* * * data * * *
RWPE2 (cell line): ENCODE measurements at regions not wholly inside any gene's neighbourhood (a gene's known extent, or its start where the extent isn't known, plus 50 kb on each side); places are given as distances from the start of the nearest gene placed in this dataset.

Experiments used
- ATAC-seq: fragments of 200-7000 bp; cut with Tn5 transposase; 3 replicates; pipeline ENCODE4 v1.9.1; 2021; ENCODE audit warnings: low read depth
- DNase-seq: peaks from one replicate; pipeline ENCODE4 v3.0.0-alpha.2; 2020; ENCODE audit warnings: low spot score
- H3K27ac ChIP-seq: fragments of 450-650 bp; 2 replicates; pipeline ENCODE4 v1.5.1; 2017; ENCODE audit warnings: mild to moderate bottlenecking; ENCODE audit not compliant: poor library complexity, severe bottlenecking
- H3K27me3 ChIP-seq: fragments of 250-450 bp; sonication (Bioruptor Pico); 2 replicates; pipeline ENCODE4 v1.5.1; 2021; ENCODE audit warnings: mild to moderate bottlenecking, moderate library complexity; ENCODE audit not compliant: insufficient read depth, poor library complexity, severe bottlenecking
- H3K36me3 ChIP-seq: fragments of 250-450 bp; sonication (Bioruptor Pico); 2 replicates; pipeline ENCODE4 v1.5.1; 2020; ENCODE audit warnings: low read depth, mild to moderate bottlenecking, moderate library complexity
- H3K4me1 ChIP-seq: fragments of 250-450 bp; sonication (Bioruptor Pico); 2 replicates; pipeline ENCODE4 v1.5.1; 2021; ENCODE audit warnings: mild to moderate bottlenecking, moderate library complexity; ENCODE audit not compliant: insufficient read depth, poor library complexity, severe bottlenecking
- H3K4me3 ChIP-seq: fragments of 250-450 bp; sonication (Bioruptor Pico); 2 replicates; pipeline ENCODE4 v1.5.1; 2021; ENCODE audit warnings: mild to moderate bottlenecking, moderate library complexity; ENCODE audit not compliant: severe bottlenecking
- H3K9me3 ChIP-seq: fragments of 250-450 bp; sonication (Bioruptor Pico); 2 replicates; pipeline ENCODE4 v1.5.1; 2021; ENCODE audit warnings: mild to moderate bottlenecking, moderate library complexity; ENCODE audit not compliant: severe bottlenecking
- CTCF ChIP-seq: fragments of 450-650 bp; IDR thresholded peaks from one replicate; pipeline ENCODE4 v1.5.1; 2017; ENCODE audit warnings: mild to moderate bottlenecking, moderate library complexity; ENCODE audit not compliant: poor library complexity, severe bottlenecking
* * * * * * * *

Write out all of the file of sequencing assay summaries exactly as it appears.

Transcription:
RWPE2 (cell line): ENCODE measurements at regions not wholly inside any gene's neighbourhood (a gene's known extent, or its start where the extent isn't known, plus 50 kb on each side); places are given as distances from the start of the nearest gene placed in this dataset.

Experiments used
- ATAC-seq: fragments of 200-7000 bp; cut with Tn5 transposase; 3 replicates; pipeline ENCODE4 v1.9.1; 2021; ENCODE audit warnings: low read depth
- DNase-seq: peaks from one replicate; pipeline ENCODE4 v3.0.0-alpha.2; 2020; ENCODE audit warnings: low spot score
- H3K27ac ChIP-seq: fragments of 450-650 bp; 2 replicates; pipeline ENCODE4 v1.5.1; 2017; ENCODE audit warnings: mild to moderate bottlenecking; ENCODE audit not compliant: poor library complexity, severe bottlenecking
- H3K27me3 ChIP-seq: fragments of 250-450 bp; sonication (Bioruptor Pico); 2 replicates; pipeline ENCODE4 v1.5.1; 2021; ENCODE audit warnings: mild to moderate bottlenecking, moderate library complexity; ENCODE audit not compliant: insufficient read depth, poor library complexity, severe bottlenecking
- H3K36me3 ChIP-seq: fragments of 250-450 bp; sonication (Bioruptor Pico); 2 replicates; pipeline ENCODE4 v1.5.1; 2020; ENCODE audit warnings: low read depth, mild to moderate bottlenecking, moderate library complexity
- H3K4me1 ChIP-seq: fragments of 250-450 bp; sonication (Bioruptor Pico); 2 replicates; pipeline ENCODE4 v1.5.1; 2021; ENCODE audit warnings: mild to moderate bottlenecking, moderate library complexity; ENCODE audit not compliant: insufficient read depth, poor library complexity, severe bottlenecking
- H3K4me3 ChIP-seq: fragments of 250-450 bp; sonication (Bioruptor Pico); 2 replicates; pipeline ENCODE4 v1.5.1; 2021; ENCODE audit warnings: mild to moderate bottlenecking, moderate library complexity; ENCODE audit not compliant: severe bottlenecking
- H3K9me3 ChIP-seq: fragments of 250-450 bp; sonication (Bioruptor Pico); 2 replicates; pipeline ENCODE4 v1.5.1; 2021; ENCODE audit warnings: mild to moderate bottlenecking, moderate library complexity; ENCODE audit not compliant: severe bottlenecking
- CTCF ChIP-seq: fragments of 450-650 bp; IDR thresholded peaks from one replicate; pipeline ENCODE4 v1.5.1; 2017; ENCODE audit warnings: mild to moderate bottlenecking, moderate library complexity; ENCODE audit not compliant: poor library complexity, severe bottlenecking